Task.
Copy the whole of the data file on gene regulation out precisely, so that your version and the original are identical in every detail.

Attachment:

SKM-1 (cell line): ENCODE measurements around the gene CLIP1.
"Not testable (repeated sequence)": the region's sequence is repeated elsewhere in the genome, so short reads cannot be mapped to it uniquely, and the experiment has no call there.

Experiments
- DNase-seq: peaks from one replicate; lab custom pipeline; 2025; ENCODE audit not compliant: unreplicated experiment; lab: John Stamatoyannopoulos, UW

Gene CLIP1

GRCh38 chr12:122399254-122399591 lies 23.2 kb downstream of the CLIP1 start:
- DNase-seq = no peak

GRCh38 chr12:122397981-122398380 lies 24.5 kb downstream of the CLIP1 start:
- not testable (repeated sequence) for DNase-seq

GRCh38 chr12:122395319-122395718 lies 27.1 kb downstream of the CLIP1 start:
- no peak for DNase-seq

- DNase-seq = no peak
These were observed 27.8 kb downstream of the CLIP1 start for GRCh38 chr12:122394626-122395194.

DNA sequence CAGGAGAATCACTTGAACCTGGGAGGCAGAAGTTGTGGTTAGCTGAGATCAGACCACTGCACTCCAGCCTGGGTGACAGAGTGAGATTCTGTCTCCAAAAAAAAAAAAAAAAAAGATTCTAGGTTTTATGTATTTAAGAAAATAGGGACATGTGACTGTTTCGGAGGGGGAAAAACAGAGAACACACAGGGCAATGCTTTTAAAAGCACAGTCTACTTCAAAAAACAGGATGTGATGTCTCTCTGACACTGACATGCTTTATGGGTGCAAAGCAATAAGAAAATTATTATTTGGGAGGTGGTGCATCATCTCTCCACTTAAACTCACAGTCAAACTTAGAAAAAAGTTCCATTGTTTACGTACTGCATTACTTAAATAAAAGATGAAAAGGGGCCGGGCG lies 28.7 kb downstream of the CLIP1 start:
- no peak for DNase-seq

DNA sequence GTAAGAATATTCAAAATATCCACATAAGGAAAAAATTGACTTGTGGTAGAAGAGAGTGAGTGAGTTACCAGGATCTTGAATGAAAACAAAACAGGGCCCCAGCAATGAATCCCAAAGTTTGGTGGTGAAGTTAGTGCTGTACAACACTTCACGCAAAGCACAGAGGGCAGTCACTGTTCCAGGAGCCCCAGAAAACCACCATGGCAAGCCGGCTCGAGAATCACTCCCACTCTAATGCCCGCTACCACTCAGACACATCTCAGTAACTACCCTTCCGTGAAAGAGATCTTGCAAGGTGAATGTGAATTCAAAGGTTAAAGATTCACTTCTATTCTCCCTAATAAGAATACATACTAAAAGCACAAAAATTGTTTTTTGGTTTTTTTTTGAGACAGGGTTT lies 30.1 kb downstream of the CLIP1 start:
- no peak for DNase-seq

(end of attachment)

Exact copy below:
SKM-1 (cell line): ENCODE measurements around the gene CLIP1.
"Not testable (repeated sequence)": the region's sequence is repeated elsewhere in the genome, so short reads cannot be mapped to it uniquely, and the experiment has no call there.

Experiments
- DNase-seq: peaks from one replicate; lab custom pipeline; 2025; ENCODE audit not compliant: unreplicated experiment; lab: John Stamatoyannopoulos, UW

Gene CLIP1

GRCh38 chr12:122399254-122399591 lies 23.2 kb downstream of the CLIP1 start:
- DNase-seq = no peak

GRCh38 chr12:122397981-122398380 lies 24.5 kb downstream of the CLIP1 start:
- not testable (repeated sequence) for DNase-seq

GRCh38 chr12:122395319-122395718 lies 27.1 kb downstream of the CLIP1 start:
- no peak for DNase-seq

- DNase-seq = no peak
These were observed 27.8 kb downstream of the CLIP1 start for GRCh38 chr12:122394626-122395194.

DNA sequence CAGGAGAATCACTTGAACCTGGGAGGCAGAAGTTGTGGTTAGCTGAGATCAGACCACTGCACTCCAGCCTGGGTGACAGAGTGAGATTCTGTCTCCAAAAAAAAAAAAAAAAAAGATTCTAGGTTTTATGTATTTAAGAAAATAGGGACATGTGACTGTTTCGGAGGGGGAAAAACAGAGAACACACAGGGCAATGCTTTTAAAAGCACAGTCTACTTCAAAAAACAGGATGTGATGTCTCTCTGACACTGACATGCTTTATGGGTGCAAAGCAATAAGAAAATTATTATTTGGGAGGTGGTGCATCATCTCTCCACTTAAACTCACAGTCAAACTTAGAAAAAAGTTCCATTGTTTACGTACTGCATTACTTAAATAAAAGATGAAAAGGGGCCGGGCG lies 28.7 kb downstream of the CLIP1 start:
- no peak for DNase-seq

DNA sequence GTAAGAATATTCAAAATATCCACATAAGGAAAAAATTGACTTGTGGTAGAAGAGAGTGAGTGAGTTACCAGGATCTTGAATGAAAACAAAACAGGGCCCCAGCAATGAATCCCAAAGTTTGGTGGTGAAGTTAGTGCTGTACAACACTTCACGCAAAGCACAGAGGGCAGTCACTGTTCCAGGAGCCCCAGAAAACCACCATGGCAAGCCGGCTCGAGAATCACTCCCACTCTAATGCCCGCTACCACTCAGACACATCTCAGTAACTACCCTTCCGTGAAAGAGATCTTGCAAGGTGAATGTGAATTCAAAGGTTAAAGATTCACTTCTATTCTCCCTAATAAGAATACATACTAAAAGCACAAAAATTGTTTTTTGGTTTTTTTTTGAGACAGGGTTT lies 30.1 kb downstream of the CLIP1 start:
- no peak for DNase-seq